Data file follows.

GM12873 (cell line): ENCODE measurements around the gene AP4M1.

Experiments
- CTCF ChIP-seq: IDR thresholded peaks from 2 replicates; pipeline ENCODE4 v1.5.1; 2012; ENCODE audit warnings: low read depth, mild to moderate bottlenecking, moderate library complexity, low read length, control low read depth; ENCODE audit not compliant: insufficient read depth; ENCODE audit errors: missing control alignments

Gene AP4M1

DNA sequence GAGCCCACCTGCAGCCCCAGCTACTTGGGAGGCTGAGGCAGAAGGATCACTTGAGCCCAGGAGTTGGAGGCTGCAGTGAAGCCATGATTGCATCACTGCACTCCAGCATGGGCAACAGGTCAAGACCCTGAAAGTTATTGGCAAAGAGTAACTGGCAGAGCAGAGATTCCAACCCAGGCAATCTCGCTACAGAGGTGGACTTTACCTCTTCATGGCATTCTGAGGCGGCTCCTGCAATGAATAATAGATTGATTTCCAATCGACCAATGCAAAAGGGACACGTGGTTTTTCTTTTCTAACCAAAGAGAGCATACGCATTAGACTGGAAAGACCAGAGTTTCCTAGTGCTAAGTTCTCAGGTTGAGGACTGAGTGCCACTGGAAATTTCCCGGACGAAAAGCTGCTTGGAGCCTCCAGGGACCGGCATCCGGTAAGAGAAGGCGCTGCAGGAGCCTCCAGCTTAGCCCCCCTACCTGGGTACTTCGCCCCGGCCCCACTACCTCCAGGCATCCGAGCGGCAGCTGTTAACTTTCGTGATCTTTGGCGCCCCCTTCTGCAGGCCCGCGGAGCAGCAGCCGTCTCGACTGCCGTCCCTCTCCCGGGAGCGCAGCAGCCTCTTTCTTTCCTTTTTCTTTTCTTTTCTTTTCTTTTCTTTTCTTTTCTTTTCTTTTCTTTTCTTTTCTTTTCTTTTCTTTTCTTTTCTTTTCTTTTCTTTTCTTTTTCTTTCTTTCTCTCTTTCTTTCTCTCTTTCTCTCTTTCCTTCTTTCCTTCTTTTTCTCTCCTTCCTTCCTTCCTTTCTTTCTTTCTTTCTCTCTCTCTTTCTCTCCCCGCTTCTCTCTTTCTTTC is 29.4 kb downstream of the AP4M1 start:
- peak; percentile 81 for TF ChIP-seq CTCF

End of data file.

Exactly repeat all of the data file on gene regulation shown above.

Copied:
GM12873 (cell line): ENCODE measurements around the gene AP4M1.

Experiments
- CTCF ChIP-seq: IDR thresholded peaks from 2 replicates; pipeline ENCODE4 v1.5.1; 2012; ENCODE audit warnings: low read depth, mild to moderate bottlenecking, moderate library complexity, low read length, control low read depth; ENCODE audit not compliant: insufficient read depth; ENCODE audit errors: missing control alignments

Gene AP4M1

DNA sequence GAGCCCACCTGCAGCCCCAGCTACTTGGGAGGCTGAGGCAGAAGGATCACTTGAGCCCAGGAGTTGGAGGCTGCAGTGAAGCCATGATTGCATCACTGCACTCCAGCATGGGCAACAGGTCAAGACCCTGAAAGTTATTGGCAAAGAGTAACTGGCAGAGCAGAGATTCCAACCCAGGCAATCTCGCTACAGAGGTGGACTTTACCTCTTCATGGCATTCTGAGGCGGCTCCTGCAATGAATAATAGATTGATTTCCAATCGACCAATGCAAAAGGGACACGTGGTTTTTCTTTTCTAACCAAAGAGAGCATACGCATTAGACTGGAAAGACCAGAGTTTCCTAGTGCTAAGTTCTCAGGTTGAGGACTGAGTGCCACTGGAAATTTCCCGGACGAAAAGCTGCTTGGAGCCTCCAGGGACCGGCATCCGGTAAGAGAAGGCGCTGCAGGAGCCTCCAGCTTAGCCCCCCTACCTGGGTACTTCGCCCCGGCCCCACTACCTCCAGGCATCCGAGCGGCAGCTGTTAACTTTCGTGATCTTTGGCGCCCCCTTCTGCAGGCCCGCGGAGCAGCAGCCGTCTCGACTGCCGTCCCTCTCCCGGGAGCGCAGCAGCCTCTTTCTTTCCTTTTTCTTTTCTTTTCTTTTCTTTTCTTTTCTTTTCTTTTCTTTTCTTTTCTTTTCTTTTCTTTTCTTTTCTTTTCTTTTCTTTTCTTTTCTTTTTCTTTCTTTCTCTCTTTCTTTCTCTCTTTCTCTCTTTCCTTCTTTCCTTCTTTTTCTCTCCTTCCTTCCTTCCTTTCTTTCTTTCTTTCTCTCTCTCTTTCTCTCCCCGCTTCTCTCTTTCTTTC is 29.4 kb downstream of the AP4M1 start:
- peak; percentile 81 for TF ChIP-seq CTCF